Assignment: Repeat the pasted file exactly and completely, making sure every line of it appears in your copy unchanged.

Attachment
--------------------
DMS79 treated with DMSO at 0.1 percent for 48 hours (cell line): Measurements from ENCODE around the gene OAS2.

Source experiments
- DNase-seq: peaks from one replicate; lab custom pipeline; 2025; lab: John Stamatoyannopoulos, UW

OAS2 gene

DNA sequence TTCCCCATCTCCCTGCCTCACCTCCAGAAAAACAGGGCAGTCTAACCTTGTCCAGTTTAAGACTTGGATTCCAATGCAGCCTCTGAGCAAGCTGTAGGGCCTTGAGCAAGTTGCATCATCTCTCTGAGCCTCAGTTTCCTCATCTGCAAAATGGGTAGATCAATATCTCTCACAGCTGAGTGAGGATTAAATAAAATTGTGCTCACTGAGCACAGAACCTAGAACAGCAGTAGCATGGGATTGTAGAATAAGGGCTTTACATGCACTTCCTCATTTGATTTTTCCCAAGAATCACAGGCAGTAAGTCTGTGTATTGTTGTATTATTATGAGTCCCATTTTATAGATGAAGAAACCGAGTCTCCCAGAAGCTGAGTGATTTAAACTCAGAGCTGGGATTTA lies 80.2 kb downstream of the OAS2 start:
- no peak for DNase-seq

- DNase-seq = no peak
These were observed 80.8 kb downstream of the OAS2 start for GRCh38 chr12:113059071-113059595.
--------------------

DMS79 treated with DMSO at 0.1 percent for 48 hours (cell line): Measurements from ENCODE around the gene OAS2.

Source experiments
- DNase-seq: peaks from one replicate; lab custom pipeline; 2025; lab: John Stamatoyannopoulos, UW

OAS2 gene

DNA sequence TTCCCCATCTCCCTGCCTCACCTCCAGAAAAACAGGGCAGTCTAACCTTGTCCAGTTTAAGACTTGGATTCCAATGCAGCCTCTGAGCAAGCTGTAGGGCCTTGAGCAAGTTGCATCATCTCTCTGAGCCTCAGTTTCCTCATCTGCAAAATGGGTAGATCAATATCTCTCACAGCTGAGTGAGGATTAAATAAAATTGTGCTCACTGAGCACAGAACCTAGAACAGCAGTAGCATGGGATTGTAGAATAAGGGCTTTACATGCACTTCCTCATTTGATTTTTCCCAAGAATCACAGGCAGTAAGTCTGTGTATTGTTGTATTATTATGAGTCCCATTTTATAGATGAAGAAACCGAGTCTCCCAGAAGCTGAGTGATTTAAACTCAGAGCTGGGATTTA lies 80.2 kb downstream of the OAS2 start:
- no peak for DNase-seq

- DNase-seq = no peak
These were observed 80.8 kb downstream of the OAS2 start for GRCh38 chr12:113059071-113059595.